If London wants to remain one of the world's great financial centres then the authorities must move fast to reform our arcane system of raising capital. You only have to look at the chaos surrounding the recent bank rights issues to see that the way we raise new money is no longer suitable for a modern market. It's the process rather than the principle of pre-emption rights – whereby all shareholders have the privilege to buy shares in proportion to those they already own – that has caused most of the confusion and delay.
As we report today, the Treasury is finally getting its act together and a working group meets this week to consider how to reform the process. Members of the taskforce are drawn from across all the City constituencies – from the biggest institutions to hedge funds. As legislation will be required, there are also representatives from the Financial Services Authority and the Bank of England.
One of the group's biggest challenges will be to find a fair and efficient way of shortening the rights timetable. Currently a company can only go through with its cash call once it has published a full prospectus. Then investors have to be given time to deliberate before voting on the capital-raising at an extraordinary general meeting. As recent rights issue have shown, this can take months.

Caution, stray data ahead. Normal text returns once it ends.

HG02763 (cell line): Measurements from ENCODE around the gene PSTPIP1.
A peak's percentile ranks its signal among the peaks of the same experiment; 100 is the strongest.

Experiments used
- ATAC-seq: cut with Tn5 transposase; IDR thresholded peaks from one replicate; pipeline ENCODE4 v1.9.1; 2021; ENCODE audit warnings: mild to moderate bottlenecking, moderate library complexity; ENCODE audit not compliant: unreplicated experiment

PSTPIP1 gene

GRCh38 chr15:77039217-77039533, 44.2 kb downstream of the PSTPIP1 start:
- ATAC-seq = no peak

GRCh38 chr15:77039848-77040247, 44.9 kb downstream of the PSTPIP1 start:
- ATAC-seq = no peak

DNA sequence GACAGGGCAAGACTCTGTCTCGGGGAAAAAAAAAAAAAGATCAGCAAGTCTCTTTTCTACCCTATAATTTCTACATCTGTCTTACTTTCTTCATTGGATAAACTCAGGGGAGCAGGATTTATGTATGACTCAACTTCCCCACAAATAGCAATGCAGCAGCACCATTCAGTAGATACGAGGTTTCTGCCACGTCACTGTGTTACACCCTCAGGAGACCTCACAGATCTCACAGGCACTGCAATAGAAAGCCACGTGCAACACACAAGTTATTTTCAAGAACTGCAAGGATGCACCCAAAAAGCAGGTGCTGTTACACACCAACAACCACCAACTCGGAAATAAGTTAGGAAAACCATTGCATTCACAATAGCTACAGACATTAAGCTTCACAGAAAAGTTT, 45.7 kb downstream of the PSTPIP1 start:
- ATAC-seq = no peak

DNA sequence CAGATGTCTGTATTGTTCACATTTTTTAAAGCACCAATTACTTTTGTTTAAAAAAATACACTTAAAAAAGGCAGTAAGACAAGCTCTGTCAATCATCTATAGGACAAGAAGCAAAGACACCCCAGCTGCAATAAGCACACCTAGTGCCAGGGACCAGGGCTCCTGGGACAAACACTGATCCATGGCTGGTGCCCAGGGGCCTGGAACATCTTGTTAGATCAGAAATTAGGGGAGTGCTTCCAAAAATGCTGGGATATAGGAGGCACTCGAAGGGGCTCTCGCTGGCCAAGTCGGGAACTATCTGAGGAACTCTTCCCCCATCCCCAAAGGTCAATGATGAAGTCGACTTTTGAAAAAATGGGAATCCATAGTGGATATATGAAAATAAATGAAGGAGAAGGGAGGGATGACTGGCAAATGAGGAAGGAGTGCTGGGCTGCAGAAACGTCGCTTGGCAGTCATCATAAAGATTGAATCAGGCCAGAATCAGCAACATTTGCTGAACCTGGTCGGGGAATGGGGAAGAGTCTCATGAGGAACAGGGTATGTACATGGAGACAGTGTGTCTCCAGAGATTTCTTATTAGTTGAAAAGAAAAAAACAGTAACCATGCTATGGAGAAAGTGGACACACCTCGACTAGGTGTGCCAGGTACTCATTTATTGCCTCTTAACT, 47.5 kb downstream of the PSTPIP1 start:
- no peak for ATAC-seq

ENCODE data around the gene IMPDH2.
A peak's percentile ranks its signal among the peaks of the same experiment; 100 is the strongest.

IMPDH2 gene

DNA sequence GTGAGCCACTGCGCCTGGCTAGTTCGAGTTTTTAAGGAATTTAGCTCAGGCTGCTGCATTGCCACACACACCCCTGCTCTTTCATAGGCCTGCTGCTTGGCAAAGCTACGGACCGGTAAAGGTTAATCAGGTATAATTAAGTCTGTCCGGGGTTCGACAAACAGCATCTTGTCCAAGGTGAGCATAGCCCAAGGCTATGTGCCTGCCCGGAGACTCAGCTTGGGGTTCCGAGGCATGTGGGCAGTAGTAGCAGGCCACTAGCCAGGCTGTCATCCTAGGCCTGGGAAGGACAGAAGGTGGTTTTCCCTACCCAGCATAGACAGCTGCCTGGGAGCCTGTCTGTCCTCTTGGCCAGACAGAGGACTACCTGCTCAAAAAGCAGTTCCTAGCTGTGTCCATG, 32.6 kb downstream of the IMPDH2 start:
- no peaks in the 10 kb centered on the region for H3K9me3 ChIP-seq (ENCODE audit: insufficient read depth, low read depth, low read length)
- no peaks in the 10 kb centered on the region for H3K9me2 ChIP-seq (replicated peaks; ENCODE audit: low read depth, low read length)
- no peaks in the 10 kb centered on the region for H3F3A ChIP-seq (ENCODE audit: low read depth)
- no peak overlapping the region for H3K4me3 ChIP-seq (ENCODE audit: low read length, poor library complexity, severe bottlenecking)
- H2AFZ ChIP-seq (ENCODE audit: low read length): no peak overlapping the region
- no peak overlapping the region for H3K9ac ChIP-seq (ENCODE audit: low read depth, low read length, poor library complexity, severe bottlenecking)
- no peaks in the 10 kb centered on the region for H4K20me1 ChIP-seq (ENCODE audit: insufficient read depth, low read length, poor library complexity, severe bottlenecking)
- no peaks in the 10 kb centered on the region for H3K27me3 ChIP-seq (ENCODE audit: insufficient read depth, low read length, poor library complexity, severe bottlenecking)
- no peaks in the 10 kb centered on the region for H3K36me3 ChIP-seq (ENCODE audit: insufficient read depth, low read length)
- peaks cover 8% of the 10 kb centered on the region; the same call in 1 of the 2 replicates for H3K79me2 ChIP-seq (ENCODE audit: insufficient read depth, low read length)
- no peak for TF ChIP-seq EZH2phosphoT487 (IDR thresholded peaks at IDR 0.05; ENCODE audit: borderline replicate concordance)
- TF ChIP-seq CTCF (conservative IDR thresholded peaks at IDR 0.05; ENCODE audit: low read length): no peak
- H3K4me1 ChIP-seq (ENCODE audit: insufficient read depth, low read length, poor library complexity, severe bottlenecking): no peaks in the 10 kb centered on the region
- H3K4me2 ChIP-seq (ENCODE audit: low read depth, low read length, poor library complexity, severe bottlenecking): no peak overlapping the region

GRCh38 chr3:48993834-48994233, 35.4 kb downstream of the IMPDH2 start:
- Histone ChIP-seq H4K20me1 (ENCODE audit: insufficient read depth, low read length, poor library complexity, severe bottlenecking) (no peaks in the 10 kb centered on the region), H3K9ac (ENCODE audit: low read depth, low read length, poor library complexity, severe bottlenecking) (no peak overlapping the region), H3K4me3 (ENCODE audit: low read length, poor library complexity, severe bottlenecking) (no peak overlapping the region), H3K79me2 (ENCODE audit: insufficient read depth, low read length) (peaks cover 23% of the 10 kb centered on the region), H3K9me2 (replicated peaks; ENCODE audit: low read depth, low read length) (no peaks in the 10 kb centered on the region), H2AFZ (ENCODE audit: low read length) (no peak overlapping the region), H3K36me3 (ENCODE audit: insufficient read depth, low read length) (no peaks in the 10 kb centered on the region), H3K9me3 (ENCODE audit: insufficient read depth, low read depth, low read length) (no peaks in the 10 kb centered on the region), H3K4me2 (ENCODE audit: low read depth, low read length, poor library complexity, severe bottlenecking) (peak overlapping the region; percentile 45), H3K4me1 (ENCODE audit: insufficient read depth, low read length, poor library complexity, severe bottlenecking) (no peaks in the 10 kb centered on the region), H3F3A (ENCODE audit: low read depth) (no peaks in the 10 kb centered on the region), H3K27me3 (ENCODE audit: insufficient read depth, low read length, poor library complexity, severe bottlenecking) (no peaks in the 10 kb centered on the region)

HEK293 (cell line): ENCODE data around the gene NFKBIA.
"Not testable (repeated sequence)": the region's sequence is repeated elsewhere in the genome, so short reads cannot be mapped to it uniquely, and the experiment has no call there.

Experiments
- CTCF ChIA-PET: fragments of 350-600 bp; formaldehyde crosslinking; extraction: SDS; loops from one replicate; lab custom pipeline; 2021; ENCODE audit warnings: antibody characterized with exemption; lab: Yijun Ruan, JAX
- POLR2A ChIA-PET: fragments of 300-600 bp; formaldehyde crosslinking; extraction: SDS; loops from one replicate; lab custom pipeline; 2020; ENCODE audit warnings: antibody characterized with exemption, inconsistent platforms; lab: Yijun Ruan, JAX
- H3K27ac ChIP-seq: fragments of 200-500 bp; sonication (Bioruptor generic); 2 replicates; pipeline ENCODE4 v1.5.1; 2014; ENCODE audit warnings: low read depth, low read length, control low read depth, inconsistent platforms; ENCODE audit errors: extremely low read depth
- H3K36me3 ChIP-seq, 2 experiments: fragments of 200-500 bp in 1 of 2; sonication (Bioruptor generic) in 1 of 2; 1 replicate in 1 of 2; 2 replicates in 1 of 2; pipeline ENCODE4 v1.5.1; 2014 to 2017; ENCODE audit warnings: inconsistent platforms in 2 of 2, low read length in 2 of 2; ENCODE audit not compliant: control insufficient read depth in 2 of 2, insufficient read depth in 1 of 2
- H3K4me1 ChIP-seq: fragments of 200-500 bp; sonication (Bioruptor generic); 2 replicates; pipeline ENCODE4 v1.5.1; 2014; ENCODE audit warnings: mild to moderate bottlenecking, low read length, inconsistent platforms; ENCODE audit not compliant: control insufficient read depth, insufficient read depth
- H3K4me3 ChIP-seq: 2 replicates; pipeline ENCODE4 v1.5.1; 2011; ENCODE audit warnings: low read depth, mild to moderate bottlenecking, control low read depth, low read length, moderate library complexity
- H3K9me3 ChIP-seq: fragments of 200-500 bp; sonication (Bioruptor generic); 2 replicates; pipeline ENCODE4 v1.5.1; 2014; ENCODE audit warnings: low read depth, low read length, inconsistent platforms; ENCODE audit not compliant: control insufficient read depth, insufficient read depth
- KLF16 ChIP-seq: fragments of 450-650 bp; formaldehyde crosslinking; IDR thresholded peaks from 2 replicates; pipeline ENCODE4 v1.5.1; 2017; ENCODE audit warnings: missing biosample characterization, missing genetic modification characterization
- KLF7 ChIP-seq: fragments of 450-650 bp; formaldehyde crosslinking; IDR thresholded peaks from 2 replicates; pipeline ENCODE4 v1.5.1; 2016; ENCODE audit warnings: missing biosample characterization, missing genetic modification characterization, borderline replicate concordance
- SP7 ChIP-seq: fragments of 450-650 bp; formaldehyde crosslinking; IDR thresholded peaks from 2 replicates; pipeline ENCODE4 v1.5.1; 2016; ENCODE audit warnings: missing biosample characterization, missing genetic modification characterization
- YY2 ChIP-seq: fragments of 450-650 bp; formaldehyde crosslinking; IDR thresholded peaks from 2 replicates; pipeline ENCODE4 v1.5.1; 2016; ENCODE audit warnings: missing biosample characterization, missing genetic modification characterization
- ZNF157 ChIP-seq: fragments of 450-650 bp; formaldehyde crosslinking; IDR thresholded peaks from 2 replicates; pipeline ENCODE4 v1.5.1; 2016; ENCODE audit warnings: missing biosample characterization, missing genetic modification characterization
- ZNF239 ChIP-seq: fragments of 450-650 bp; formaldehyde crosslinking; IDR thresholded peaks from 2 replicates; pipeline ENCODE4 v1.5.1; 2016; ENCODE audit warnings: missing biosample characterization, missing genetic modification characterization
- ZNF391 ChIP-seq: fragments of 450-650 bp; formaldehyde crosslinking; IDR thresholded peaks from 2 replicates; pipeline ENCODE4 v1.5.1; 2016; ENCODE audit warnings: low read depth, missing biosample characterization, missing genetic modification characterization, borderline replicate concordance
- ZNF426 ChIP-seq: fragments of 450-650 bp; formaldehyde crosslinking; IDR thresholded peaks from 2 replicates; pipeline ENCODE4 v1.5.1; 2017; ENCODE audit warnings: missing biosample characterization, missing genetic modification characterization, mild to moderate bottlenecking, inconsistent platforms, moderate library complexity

Indeed, it will have taken HBOS 90 days to complete its cash call, while Royal Bank of Scotland took 48 days. As one US banker suggested to me, the institutions are happy to go through with raising money in IPOs through book-building or block-trades in days. Surely it can't be beyond the wit of our biggest investors to make a fast decision on how many shares they want?